Sub-Saharan Africa, South Asia, Southeast Asia
The Health Security Lab Mentorship Program ensures that best practices are both implemented and sustained over time to strengthen lab systems’ abilities to provide safe, secure, high quality, and timely detection and reporting of disease outbreaks—whether they are naturally occurring, accidental, or intentional. We place a subject matter expert/mentor (SME) in the lab for a period of 1-3 weeks at a time, with multiple visits per year, to work with lab leadership and coach staff to implement best practices. Mentors use a system of scored checklists for assessment, improvement plans, implementation, and skills testing to measure progress towards a mutually shared end-state.
Mentorship end-points can range from immediate needs, including improved detection of priority pathogens, strengthened sample management, bolstering SOPs, and document control, to larger, long-term objectives such as the build out of a comprehensive biorisk management system or ISO accreditation. The SMEs train local mentors and build on existing workshop-based training programs to build in-country capacity and transition to country ownership.
Health Security Leaders Program
Southeast Asia, South Asia
The Health Security Leaders Program engages the leadership of private and public biomedical institutions in the target country to lead efforts to strengthen biological security. The program is uniquely tailored to train and empower decision makers, enabling them to address biosecurity issues, in the context of meeting their institutional priorities of delivering high-quality diagnostics, research, and education.
The Leaders program recognizes the importance of tangible biosecurity measures at the institutional level, such as the appointment of a Biorisk Officer, basic biosecurity upgrades, development and implementation of SOPs, incident reporting, and engaged training programs. Participants are taught how to implement those measures within their local context. The program includes an in-person seminar with didactic lectures on a range of institutional health security practices and features a year-long engagement program through a virtual platform to reinforce and strengthen these concepts.
Health Security Stewards Fellowship
Southeast Asia, Middle East & North Africa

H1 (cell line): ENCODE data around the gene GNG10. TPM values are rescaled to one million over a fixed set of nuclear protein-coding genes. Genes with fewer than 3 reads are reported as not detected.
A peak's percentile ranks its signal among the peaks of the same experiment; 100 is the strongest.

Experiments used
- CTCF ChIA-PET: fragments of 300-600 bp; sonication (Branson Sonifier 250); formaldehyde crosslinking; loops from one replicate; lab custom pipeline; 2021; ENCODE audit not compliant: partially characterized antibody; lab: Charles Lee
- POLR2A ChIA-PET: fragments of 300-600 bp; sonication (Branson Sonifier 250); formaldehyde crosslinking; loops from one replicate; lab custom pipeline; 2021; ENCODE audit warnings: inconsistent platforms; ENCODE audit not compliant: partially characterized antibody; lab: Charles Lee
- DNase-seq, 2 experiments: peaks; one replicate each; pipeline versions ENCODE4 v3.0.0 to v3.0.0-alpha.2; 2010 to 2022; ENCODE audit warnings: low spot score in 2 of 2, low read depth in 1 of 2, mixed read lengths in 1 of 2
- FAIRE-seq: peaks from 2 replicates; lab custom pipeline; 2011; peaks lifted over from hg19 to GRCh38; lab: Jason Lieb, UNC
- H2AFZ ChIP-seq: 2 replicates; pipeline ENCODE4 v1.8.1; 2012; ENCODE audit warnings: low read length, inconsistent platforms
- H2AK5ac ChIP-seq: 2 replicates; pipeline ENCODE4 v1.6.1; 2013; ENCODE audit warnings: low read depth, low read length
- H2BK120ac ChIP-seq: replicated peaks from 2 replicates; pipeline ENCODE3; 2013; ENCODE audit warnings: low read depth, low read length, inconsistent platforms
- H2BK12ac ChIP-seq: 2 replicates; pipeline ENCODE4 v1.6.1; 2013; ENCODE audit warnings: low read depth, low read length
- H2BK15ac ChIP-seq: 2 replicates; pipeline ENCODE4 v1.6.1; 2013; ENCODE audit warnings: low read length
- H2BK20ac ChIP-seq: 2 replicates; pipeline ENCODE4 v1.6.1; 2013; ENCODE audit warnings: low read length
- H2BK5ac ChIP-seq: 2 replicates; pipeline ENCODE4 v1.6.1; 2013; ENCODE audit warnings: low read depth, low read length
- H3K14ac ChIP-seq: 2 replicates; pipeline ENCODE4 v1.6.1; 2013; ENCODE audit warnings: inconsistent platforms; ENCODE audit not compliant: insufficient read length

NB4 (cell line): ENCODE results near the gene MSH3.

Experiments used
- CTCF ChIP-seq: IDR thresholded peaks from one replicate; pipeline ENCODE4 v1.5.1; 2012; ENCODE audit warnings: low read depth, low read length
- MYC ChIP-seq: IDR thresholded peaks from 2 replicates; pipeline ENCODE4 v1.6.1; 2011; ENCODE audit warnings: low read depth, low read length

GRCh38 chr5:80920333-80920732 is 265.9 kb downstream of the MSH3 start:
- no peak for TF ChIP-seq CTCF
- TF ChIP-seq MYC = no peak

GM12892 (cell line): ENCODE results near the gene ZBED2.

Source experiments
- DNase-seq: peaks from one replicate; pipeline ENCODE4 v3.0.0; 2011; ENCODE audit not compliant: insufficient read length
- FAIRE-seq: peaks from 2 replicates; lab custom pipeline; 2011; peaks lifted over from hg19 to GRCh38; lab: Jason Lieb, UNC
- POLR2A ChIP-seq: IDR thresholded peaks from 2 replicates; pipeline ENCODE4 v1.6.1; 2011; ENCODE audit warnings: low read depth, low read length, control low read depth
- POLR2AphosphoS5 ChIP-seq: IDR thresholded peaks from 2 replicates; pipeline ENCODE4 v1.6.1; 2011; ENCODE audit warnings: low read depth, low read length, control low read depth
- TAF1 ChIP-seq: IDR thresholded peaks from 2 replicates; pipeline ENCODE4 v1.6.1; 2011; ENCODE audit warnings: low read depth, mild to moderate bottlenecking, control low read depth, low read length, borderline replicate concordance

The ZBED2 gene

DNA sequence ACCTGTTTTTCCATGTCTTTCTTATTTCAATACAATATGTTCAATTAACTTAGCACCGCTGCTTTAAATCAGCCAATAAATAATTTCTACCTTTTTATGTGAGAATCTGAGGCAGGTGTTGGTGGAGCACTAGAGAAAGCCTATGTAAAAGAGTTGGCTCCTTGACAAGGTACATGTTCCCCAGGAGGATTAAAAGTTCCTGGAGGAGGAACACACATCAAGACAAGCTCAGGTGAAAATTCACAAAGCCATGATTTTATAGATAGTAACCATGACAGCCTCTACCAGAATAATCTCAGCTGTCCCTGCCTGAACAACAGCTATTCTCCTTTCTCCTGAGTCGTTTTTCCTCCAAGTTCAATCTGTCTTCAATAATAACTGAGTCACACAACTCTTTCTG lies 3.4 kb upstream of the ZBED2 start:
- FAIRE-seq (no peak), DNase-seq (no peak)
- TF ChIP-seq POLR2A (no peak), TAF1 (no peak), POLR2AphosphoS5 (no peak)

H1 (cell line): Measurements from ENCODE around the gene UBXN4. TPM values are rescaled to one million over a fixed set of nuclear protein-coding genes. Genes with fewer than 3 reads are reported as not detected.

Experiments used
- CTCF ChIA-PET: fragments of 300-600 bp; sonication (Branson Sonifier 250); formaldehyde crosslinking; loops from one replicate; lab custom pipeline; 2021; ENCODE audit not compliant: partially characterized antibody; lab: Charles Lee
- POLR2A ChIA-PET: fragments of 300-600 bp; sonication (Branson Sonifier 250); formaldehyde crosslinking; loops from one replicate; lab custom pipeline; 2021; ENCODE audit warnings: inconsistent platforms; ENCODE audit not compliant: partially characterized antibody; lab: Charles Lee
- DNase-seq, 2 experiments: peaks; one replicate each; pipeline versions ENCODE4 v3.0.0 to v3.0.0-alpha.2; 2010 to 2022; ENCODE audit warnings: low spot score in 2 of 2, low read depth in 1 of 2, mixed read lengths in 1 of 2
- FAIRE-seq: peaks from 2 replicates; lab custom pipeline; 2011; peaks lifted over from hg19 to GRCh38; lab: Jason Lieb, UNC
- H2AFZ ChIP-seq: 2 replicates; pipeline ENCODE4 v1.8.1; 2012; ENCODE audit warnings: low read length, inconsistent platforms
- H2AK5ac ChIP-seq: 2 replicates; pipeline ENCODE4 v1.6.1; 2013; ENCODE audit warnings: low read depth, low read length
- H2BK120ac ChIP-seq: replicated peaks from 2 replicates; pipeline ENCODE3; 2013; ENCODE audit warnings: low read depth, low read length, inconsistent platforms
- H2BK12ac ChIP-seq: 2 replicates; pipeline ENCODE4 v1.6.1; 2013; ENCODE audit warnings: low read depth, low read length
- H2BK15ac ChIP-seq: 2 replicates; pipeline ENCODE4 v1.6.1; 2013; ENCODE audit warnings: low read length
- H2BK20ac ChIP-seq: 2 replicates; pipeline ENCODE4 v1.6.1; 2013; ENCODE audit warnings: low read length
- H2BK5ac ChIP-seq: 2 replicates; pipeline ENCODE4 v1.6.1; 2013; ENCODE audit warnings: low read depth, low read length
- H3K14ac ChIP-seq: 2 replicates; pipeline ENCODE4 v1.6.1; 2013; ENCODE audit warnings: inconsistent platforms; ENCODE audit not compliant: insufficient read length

The Health Security Stewards Fellowship is a yearlong program designed to train university faculty on developing and delivering curriculum related to health security. We utilize a model that is flexible in subject-matter content and can be adapted to local needs.
As a launch to the program, Fellows travel to Washington, DC for a Fellowship Training Institute led by faculty from Cornell University and Georgetown University as well as special speakers from the U.S. government and local non-profit organizations. The Fellows learn about health security curriculum topics in the U.S., including science and technology policy, biodefense and counter terrorism, food security, global health, and public diplomacy. Fellows are mentored through the process of developing and deploying curricula to their local universities. After the Training Institute, Fellows deliver this curricula through health security lectures and seminars at their home university.
Zoonotic Surveillance to Support One Health
We are bringing together the network of veterinary diagnostic labs in Afghanistan to review One Health policies and practices. In collaboration with in-country partners, we are conducting a high-level review of the capabilities of both public and private diagnostic labs, including safety and security, early warning systems, and data sharing with human health counterparts. The program will identify critical gaps in Afghanistan’s animal health infrastructure related to early warning and pandemic threats, such as data sharing, transmission of vector-borne disease, and outbreak surveillance/alert systems.